Date Night: You Can't Take Me Anywhere



Most couples have an unspoken contract—we expect that we’ll have each other’s backs, right or wrong. But are there any circumstances in which a spouse should not come to your rescue? Is there ever a good reason  to refuse to tag-in and leave your partner alone in the fighting ring?

My husband and I dove into that fun topic the other night. Check out this tangle of thorns:
.
We were at the movies, which is always a potentially volatile situation for me. If anything distracts from the screen, I can’t enjoy the movie, no matter how good it is. Had I been seated next to an occasional throat-clearer during Forrest Gump, I would have shrugged my shoulders and said to my date, “Meh. That was okay, I guess,” as the credits rolled.

To avoid this kind of strife, I have some rules: We don’t see anything on opening night because I feel too self-conscious eating my contraband four-layer chocolate cake or hoagie with extra vinaigrette while a stranger is sharing my armrest. We arrive at least a half hour before start time so we can get the middle seats in the top row. We stay away from discount night to avoid being stuck next to a guy doused in Drakkar Noir.

We thought were golden the other evening. We picked a movie that had been out for months. Neither of us was super-psyched about the film, but at least one of my favorite under-rated actors was in it. (I would be more specific, but spoilers lie ahead). Everything was going to my satisfaction. We had the choice seats, and there were two empty chairs between us and the next couple.

But all the careful planning and sacrifice in the world can’t save you from stupid people.

It started out subtly. I figured the guy two seats down had something important to say to his date or wife during the previews. I thought little of it when he spoke during The Rock’s helicopter crash clip, because it’s only the coming attractions after all.

But the guy had a lot on his mind. The talking wasn’t incessant. The people in front of him aren’t even turning around, I thought. If they can deal, so can I. There were long periods when he said nothing. Those gaps were filled with anxiety, with me wondering whether I would snap at the next thing that came out of his mouth.

It soon became clear that he was narrating the movie.

In a normal voice he was describing, what was clearly being depicted on the screen. “She’s spilling the salt!” and “That pie’s no good,” and “That dude looks pissed.” It went on and on and on.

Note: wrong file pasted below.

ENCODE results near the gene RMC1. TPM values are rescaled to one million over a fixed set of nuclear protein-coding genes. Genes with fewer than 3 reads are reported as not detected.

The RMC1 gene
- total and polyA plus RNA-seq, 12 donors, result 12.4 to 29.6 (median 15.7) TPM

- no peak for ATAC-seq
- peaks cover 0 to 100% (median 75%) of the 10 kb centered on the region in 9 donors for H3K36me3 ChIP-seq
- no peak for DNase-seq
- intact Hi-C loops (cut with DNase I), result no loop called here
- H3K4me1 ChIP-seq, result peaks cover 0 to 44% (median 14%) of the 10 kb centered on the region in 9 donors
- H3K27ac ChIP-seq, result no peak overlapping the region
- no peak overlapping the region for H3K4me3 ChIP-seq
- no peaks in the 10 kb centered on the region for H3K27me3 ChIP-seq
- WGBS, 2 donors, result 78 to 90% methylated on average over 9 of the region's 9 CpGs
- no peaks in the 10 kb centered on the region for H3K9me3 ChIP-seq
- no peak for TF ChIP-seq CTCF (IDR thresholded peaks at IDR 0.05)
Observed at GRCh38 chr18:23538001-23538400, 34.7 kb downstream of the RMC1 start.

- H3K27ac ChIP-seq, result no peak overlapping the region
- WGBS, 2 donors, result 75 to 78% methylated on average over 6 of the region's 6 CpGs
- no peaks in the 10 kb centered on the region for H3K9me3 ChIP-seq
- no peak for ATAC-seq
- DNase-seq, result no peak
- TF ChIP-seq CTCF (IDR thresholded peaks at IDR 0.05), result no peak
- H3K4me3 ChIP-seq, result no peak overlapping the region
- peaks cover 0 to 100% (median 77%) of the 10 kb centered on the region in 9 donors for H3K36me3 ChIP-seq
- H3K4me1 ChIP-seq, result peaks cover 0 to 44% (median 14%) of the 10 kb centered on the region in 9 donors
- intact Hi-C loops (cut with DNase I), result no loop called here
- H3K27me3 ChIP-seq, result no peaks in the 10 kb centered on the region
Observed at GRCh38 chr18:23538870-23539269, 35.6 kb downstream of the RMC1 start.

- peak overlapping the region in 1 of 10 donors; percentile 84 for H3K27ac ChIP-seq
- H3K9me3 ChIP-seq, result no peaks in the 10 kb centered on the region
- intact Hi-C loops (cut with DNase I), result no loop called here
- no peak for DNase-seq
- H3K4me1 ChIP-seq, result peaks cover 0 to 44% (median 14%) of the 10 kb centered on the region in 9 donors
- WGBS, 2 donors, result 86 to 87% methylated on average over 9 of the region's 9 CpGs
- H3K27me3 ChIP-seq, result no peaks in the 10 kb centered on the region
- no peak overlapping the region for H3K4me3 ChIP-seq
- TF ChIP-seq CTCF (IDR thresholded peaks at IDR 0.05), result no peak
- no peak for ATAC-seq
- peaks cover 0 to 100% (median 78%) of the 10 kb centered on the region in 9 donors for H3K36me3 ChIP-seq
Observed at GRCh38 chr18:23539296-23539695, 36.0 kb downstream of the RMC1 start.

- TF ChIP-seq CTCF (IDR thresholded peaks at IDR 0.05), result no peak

What is the purpose of this!? I thought. Then it came to me: His date must be blindnow I’m a jerk for being mad.

A moment later, his date popped up from her seat and bounced down the stairs unaided, probably going to the bathroom.

When she got back, he started again. “Oh, that guy’s definitely gay.”

Maybe I could have been more tolerant the plot was a difficult to follow. My husband and I whispered to each other several times during Tinker, Tailor, Soldier, Spy, putting our brains together to figure out what the hell was going on. (We never did.)

“I’m going to say something,” I whispered to Chad. “This is ridiculous.”

I wanted to give him a heads-up. He often implores me to be more patient; less impulsive, but this time he shrugged his shoulders at me, meaning, If you must.

Leaning in the yappy guy’s direction, I said, “Could you please keep it down? You’ve been talking loudly this whole time, and it’s really affecting our enjoyment of the movie.”

“You know what?” the guy said. “Fuck off.”

I turned my eyes forward, rage tearing through my veins. I leaned toward the guy again. “I can tell by your response that you’re a very intelligent man,” I said. 

When things get confrontational, I can’t think of a good come-back until the next day.

I looked at Chad. He was staring at the screen, not reacting.

After a moment, I said, “Did you hear him tell me to fuck off?”

Chad’s hand cupped my ear. “Did you expect his response to be different? He doesn’t care—he’s a jackass.” Even though he was whispering, I could tell he was annoyed with me.

My rage turned to Chad. “Not that you would do anything about it.”